God bless Harvard and its scientists over there doing science-y things, because a new study from the university says that eating chocolate regularly can be good for your heart. Namely, it may lower the odds of developing a dangerous heart condition called atrial fibrillation, or AFib.
We already know that eating dark chocolate every now and then can have cardiovascular benefits, but there hasn't been a lot of research done on the treat's direct correlation to AFib, until now.
AFib is a heart condition where a patient has an irregular heartbeat, and has been linked with a higher risk for stroke and heart failure. Many people with AFib describe it as a fluttering sensation where a regular heartbeat would otherwise be.
Elizabeth Mostofsky, an epidemiology instructor at Harvard T.H. Chan School of Public Health, and author of the study, analyzed an expansive database of Danish men and women, looking specifically at their dietary habits and health conditions. Of the 55,502 people in their original database, 3,346 of them had cases of AFib diagnosed during the first 13.5 years of the study.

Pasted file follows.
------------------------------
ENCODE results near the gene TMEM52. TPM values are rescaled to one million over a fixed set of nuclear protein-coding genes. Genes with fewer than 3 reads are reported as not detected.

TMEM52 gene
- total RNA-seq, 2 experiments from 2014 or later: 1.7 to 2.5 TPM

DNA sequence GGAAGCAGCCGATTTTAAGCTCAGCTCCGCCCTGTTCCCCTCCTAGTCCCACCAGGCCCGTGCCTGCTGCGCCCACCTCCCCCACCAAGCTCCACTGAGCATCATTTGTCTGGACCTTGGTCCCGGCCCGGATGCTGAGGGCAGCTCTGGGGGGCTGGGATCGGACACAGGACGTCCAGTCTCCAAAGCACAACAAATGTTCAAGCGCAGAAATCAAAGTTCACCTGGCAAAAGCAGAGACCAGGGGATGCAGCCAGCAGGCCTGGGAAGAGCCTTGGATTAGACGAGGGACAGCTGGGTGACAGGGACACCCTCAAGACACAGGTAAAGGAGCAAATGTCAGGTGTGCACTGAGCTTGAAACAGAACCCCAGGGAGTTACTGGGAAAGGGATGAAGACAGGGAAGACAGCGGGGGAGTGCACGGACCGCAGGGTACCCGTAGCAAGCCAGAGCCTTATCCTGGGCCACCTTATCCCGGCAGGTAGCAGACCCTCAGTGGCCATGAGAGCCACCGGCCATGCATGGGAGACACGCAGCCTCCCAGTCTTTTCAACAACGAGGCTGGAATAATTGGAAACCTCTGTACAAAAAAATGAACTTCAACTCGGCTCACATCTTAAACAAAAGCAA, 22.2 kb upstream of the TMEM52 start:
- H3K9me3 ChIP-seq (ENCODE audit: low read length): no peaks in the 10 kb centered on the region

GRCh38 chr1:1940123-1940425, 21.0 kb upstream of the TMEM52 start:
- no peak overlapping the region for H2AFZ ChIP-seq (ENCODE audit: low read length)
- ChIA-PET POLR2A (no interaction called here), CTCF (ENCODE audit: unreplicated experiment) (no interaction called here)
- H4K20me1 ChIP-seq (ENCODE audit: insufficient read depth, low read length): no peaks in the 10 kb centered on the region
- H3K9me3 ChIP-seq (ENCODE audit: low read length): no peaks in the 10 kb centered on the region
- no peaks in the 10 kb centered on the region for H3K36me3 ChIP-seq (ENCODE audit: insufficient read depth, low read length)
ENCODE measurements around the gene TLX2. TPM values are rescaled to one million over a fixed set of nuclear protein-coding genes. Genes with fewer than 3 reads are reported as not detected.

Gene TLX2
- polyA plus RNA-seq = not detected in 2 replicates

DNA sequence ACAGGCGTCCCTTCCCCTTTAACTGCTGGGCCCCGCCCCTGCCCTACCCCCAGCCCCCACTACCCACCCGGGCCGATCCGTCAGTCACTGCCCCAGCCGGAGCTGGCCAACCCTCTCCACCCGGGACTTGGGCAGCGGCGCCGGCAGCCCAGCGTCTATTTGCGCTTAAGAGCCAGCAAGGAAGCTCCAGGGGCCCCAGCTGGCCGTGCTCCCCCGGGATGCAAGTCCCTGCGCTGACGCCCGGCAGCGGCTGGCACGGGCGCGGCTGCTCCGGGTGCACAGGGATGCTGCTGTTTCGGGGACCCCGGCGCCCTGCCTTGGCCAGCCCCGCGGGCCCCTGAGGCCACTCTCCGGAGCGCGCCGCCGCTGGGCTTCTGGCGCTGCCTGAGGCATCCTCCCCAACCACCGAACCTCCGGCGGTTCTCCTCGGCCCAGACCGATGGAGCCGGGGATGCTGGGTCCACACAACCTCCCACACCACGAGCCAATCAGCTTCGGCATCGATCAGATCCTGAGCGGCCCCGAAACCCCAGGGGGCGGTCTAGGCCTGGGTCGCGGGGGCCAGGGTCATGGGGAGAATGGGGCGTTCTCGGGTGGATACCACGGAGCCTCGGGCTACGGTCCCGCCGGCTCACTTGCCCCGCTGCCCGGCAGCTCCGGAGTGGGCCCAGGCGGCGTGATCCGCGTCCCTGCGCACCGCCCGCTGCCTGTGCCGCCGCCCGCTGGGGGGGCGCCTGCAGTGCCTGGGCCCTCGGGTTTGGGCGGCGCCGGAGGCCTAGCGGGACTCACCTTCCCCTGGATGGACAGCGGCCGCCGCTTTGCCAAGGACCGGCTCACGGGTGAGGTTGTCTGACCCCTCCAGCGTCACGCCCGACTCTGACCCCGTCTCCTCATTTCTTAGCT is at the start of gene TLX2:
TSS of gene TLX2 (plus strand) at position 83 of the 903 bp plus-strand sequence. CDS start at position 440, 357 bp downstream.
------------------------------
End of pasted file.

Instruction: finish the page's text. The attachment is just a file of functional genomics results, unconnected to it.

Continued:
So, where does chocolate come into the mix? The researchers found that AFib risk was significantly lower when people ate chocolate semi-regularly. The risk was 17 percent lower for people who ate 1 serving of chocolate per week, and 20 percent lower for people who ate 2 to 6 servings per week. So basically, you can have a piece of chocolate every day and it could help to keep your heart healthy!
"What we're saying here is that moderate chocolate consumption may be part of a healthy diet," Mostofsky told CBS News.
Obviously, a lot more research needs to be done surrounding the relationship between the sweet and AFib, and the study didn't look at which specific type of chocolate each participant consumed. Mostofsky did point out, though, that the darker the chocolate, the more flavanols it has -- an antioxidant that has been known to promote healthy blood vessel function.
"This is not carte blanche to eat large amounts of chocolate," said Mostofsky. "Moderate amounts of dark chocolate as part of a healthy diet would be a good choice."